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Street fights and royal mistakes

Street fights and royal mistakes

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STREET VIOLENCE, APRIL 1

DEMONSTRATIONS for and against Prince Ranariddh swirled through the capital during

the Prince's five-day stay, climaxing in scattered violence on April 1.

Tensions began to climb April Fool's Day morning when Ranariddh's supporters scuffled

with a group opposed to the Prince outside the hotel.

Police broke up the clash after Royalist supporters tried seizing banners from a

group of about 100 demanding money from the Prince for damages caused in the July

fighting.

The altercation spurred pro-Funcinpec demonstrators to speed through the capital

on motos shouting Royalist slogans and racial slurs against the Vietnamese.

The motorists, carrying poster-board slogans and a portrait of Rana-riddh from Funcinpec

headquarters, settled in the parks surrounding Wat Phnom by early afternoon.

Within a few hours, more than 100 people opposed to Ranariddh marched through the

city and threw stones and other objects at the Prince's supporters gathered at the

pagoda.

Chaos ensued for about 15 minutes until the pro-Ranariddh group fled their attackers,

many of whom were armed with chains and clubs.

Journalists reported that at least one young demonstrator - a 12-year-old boy - sustained

serious head wounds and several others had minor injuries.

The next day military police and groups of royalist supporters played cat and mouse

through the streets near the hotel, but there were no major outbreaks of violence.

Military police cleared the area in front of the Le Royal in the morning, but knots

of young men, many on motos, spent the day cruising the area and lurking on nearby

street corners.

One supporter of the Prince was beaten and detained by police near the hotel, according

to Funcinpec officials.

Earlier Ranariddh issued an appeal for calm and his party's officials tried to persuade

the demonstrators to disperse.

"We've asked them to go home, and told them that if they support the Prince

they should go.

"We're getting the blame for this," said one exasperated party official.

Rights workers say the ringleaders of the pro-Ranariddh protesters are now in hiding.

The Prince left the grounds of the hotel only twice - once to go to Funcinpec's home

court for a rally of his party faithful on the safest ground available to them, and

once to go to the Royal Palace for a religious ceremony.

Foreign diplomats were aware of the street fighting, and of the fear the Prince's

highest-level supporters felt they were under.

Diplomats were told by the Prince: "I cannot campaign from the roof of the hotel,

not even a very nice hotel."

The government has promised access to radio and television to all political parties.

However, with more than 50 political parties registered for elections, and with the

campaign set to last one month, the main opposition - Funcinpec, Sam Rainsy's party,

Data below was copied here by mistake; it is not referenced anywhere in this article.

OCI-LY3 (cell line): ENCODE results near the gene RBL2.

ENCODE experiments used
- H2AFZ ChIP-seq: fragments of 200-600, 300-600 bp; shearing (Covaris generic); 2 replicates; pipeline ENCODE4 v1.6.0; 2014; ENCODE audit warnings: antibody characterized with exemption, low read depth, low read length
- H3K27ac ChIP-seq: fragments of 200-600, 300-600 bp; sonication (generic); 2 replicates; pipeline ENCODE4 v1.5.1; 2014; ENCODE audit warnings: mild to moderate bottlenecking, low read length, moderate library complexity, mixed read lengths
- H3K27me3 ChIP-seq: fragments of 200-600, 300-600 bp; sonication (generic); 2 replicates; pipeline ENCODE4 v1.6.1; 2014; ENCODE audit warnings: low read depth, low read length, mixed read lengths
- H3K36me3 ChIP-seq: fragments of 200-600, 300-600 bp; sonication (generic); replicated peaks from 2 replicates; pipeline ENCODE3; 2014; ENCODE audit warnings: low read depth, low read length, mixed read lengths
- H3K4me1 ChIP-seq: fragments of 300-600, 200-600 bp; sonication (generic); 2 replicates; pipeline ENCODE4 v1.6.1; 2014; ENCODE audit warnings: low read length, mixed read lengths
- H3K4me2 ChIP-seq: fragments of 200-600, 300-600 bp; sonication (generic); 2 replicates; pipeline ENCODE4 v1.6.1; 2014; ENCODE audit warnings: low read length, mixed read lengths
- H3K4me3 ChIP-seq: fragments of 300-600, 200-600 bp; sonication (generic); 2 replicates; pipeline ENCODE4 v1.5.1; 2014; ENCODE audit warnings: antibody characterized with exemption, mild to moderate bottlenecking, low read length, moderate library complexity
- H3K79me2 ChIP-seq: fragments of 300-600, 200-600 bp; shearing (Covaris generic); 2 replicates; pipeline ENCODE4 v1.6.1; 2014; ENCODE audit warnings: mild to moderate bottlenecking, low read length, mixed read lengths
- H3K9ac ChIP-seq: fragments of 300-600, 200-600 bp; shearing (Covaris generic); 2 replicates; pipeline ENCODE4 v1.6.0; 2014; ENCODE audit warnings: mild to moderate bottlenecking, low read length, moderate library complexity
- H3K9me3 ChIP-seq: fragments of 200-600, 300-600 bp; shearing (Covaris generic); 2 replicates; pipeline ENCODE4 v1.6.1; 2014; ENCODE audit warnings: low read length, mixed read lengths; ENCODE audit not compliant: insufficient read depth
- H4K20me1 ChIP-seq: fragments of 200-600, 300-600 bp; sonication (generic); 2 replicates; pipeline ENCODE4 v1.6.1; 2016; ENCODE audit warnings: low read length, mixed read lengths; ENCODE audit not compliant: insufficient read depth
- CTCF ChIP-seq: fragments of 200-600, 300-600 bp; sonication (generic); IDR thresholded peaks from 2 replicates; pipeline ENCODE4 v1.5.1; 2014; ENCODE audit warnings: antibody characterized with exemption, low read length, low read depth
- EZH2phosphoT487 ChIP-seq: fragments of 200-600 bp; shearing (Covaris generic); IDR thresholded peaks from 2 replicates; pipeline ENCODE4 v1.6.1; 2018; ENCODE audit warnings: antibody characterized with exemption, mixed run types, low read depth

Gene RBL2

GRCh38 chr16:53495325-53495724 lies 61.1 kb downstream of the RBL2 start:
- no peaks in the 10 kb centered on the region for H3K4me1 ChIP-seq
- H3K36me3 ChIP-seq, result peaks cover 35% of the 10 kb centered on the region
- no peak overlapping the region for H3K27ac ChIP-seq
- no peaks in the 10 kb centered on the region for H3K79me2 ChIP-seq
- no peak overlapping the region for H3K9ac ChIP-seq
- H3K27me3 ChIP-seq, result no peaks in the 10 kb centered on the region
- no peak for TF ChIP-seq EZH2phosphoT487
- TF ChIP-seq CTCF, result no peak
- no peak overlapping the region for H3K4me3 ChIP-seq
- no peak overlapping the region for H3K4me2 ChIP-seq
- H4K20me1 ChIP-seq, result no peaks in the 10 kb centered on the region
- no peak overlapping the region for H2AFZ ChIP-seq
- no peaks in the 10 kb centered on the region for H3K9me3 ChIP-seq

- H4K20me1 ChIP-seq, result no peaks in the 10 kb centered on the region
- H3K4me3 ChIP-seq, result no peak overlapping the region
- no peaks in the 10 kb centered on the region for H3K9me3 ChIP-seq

the Son Sann Party and the Khmer Neutral Party - will apparently only receive about

8% of the total airtime allotted for campaigning by the National Election Commission.

Information Minister Ieng Mouly has promised a campaign "just like UNTAC".

However, observers doubt whe-ther Ranariddh will have the same air time, nor the

ability to fly around the country in a helicopter to campaign in a Sihanouk-esque

style, as he did had in 1993.

"In 1993 they had no party, no real organization, but they somehow won. When

the Prince went out to the provinces, he had no idea what to expect. They were just

happy to be back in Cambodia," one foreign observer said.

"It wasn't until the Prince went out to the provinces and saw that all those

people who just wanted to touch him. He saw their reaction. It was like he was the

King. He loved it. That is when they realized they could win."

Although there has been nine months to plan a strategy, the observer noted that Funcinpec

is again coming to Cambodia with little idea of what to expect.

And with political killings already reaching UNTAC-levels, calling on the same royal

magic used in 1993 may evoke a strong reaction from anti-royalists.

In the provinces, where opposition organizers are being intimidated and killed, one

Funcinpec official in Takeo summed up the royalists pre-campaign strategy: "At

the moment, Funcinpec members are just trying to save their own lives."

Now even Ranariddh's closest advisers are admitting that the Prince has made key

mistakes - particularly in regard to his military loyalists like General Nhek Bun

Chhay, Serey Kosal and Khan Saveoun.

"Many times [Asian and Western] diplomats asked me to make sure that Bun Chhay

got a pardon the same time as the Prince," said one of Ranariddh's cabinet.

"But [Ranariddh] said no.

"And he continued to say no.

"He said that the first person to be pardoned must be himself," he said.

"I think, I know... this was a big mistake. Nhek Bun Chhay is still [outside].

He may never be back."

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